30/06/2011

RESOURCES

The law in respect of cookies will change on the 26 May when users will need to be provided with an opportunity to give their consent prior to having cookies downloaded onto their machines. However, there is no guidance in the amended E-Privacy regulations as to exactly how “consent” should be given. The Government has left that remit with the ICO, and, as its latest briefing highlights, there is no clear-cut method of ensuring compliance. Simon Halberstam, Technology law partner at Kingsley Napley, provides the following guidance.

Non-compliance

Should a UK-based web manager make no overt changes to its website on the morning of 26th May, it will not automatically be liable to a fine from the ICO, as the ICO recognise that implementation of the new law will need to be phased. However, what all web managers need to be doing now is considering options towards achieving compliance and setting out a plan to that end. If the ICO were to make any enquiries into a website shortly after the 26th May, a response explaining the preparatory steps might well be enough to avoid any sanctions. However, making no changes to one’s website and being unable to demonstrate any consideration of implementation methods could lead to sanctions from the ICO.

What needs to be done now

Web managers in the UK should therefore be doing the following:

·Ascertaining what type of cookies are used by their sites and how they are downloaded onto users’ machines (effectively a “cookie audit”).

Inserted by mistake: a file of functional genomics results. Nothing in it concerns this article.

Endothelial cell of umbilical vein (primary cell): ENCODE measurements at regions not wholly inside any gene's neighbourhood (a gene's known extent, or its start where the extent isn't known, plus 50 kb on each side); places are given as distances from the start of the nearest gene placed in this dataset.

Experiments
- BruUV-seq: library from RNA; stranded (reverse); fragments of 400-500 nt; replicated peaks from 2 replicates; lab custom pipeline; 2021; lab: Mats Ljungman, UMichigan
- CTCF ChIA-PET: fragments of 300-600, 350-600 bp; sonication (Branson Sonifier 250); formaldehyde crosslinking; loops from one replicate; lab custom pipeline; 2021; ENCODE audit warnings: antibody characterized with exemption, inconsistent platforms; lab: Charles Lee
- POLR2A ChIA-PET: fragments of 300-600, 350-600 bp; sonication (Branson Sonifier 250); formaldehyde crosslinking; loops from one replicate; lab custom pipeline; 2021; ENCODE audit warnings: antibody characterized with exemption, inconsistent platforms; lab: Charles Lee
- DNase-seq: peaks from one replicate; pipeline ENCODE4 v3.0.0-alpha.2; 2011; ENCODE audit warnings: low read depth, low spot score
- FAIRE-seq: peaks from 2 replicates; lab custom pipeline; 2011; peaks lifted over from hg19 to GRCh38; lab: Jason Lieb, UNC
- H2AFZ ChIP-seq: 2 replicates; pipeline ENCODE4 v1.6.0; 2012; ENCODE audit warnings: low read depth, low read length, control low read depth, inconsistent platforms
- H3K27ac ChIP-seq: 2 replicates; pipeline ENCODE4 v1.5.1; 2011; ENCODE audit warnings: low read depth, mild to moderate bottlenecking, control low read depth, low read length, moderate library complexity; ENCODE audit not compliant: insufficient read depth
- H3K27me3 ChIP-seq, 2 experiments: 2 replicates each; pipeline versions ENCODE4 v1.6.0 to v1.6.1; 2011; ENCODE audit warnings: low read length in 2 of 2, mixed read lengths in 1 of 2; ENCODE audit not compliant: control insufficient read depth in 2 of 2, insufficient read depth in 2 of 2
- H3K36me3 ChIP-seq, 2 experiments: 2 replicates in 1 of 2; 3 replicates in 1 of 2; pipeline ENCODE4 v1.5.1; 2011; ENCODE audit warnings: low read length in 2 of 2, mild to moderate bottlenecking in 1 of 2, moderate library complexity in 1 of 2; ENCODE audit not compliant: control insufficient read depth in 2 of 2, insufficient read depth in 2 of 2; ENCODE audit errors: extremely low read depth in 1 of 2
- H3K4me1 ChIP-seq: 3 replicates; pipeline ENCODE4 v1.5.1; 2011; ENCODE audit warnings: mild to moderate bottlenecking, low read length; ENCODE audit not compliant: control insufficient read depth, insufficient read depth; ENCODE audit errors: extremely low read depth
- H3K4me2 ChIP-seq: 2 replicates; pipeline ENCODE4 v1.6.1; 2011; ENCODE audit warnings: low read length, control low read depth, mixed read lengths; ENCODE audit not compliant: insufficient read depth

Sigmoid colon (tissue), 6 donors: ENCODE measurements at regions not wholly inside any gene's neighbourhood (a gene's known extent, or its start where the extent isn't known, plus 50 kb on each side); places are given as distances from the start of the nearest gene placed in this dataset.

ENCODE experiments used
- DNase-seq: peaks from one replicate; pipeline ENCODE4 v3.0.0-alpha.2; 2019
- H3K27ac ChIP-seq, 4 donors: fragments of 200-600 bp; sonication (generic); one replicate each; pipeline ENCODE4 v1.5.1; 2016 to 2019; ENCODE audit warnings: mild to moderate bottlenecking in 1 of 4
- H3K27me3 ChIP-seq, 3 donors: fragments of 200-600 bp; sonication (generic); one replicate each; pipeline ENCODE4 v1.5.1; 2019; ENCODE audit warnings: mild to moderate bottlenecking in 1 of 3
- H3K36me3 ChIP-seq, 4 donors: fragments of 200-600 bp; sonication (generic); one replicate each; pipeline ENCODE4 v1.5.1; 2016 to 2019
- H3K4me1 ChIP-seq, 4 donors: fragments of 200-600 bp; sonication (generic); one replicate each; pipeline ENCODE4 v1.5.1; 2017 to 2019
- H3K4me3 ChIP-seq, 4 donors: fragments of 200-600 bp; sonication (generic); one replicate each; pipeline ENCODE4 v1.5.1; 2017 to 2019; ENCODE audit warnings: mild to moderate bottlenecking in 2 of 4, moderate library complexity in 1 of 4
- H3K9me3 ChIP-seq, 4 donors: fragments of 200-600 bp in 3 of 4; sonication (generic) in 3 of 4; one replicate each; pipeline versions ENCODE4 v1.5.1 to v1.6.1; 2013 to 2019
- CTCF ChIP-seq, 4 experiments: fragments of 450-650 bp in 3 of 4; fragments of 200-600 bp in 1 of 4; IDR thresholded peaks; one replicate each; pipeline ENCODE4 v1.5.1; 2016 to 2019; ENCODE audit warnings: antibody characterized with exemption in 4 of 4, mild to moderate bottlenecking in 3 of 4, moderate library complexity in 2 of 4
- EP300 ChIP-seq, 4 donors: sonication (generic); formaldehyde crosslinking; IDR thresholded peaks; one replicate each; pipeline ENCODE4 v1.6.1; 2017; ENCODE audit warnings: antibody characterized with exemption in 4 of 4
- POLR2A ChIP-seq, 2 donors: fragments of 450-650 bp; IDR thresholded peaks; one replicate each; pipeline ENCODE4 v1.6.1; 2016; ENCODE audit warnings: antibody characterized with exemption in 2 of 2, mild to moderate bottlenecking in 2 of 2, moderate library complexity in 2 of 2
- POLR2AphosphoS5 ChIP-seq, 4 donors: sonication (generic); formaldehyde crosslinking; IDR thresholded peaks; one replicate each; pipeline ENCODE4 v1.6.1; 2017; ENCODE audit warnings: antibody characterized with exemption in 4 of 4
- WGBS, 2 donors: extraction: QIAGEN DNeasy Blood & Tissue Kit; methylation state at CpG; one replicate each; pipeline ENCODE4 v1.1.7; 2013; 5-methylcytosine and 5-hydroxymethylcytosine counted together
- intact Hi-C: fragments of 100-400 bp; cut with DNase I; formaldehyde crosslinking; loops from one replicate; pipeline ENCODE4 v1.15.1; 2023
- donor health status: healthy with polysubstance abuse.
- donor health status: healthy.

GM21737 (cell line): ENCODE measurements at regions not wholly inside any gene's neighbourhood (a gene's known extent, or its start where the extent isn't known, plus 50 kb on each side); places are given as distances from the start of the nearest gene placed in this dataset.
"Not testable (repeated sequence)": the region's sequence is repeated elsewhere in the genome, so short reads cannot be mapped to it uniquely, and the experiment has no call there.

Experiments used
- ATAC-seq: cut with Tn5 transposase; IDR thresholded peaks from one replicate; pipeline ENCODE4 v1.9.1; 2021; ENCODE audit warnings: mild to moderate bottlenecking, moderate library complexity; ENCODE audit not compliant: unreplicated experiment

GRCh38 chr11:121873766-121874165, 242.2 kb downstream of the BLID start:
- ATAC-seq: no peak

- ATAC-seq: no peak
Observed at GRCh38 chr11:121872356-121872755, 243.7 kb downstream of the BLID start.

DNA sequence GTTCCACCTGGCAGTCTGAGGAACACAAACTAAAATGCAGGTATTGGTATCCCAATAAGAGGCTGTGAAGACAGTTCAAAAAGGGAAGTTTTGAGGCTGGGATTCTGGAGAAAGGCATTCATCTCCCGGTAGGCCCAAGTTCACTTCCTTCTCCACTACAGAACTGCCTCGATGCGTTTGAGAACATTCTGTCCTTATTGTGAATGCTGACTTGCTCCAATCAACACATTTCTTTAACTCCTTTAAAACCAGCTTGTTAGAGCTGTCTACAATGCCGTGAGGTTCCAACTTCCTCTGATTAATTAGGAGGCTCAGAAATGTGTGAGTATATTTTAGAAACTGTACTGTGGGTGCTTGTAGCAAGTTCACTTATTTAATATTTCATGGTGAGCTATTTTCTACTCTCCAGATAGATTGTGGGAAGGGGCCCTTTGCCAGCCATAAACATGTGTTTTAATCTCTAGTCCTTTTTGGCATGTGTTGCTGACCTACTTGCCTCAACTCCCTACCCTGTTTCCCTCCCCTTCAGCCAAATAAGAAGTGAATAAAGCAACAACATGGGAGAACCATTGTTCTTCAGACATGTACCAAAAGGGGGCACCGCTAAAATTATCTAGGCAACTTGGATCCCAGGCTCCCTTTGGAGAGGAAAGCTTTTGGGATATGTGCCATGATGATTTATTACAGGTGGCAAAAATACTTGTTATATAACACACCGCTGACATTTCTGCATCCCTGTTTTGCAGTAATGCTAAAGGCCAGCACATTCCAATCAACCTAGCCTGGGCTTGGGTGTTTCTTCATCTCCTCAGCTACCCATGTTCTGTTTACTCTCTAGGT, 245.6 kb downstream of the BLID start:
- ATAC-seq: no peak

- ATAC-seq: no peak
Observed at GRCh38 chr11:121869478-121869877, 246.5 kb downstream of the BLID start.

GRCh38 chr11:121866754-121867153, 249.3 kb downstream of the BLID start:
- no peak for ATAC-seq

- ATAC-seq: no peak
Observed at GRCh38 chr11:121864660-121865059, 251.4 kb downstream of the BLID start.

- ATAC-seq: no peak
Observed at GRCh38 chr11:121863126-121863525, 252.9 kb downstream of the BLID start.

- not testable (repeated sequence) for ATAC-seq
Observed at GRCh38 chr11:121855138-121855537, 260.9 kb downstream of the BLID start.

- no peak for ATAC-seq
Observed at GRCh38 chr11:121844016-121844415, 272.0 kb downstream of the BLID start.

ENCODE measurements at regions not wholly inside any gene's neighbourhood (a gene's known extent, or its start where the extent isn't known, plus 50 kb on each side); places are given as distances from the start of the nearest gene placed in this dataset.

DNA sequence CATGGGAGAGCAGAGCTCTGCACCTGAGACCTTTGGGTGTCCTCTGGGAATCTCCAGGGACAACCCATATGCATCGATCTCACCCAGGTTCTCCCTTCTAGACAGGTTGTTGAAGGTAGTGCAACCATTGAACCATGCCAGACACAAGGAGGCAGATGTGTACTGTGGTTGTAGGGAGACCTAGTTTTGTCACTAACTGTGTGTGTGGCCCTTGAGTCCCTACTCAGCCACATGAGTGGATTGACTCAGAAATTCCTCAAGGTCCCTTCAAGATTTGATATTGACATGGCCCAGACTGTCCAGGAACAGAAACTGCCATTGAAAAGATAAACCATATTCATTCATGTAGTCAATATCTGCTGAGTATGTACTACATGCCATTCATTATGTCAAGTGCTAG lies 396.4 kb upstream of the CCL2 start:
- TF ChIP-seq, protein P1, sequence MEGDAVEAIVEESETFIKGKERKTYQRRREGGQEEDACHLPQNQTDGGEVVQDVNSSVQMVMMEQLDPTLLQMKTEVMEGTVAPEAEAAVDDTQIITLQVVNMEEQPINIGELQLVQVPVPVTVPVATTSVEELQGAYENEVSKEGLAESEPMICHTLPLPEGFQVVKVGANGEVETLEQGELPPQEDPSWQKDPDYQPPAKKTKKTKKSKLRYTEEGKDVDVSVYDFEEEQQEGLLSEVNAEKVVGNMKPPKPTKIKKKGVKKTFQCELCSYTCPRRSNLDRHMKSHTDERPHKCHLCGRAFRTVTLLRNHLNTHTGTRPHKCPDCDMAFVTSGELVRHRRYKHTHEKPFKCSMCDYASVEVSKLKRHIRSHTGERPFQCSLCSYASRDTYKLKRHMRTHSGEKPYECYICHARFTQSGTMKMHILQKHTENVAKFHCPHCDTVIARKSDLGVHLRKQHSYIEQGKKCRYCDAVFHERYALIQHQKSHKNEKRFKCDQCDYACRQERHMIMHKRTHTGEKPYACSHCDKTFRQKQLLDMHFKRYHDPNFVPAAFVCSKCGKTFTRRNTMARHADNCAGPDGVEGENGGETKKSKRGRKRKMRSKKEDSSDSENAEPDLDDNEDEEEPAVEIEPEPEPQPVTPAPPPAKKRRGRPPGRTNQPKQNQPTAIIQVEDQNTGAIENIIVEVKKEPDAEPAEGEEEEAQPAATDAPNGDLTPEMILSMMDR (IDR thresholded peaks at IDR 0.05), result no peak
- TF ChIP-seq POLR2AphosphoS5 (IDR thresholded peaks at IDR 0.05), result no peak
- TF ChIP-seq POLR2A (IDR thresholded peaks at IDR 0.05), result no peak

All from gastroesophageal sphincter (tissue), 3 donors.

·Deciding on which method(s) of obtaining consent is/are best for their website, given the cookie audit.

·Recording the cookie audit and implementation methods in an easily digestible form should the ICO ever investigate the site during this transitional period.

Suggested methods of implementation

The list is non-exhaustive and will doubtless get longer, but here are a few options which have been suggested to procure user consent before cookies are downloaded:

·Pop-ups each time a cookie is to be downloaded onto a user’s machine.

·Having in place a privacy policy setting out the site’s use of cookies; the terms of which a user must positively agree to upon visiting the site (i.e. via a tick box).

·Settings and feature-led consent. If cookies are downloaded when a user does something e.g. watches a video or personalises the site, obtaining the user’s consent prior to that action for compliance.

In the future, consent will be provided through users’ web browsers and the Government is currently working with the major browser manufacturers to this end.

Web managers should be reminded that where the use of cookies is “strictly necessary” for the disclosed central purpose of the site, no consent needs to be given by the end user to their deployment. The most common situation in which this applies will be where a website remembers the contents of a user’s shopping basket as it navigates the site.

The ICO will be drafting further advice on the new law in the near future, potentially including further suggested methods of compliance and how and when it intends to begin enforcing the regulations.

This guidance note has been provided by Simon Halberstam, Technology law partner at Kingsley Napley LLP. For further information contact him on 00 44 207 814 1258 or by email to shalberstam@kingsleynapley.co.uk

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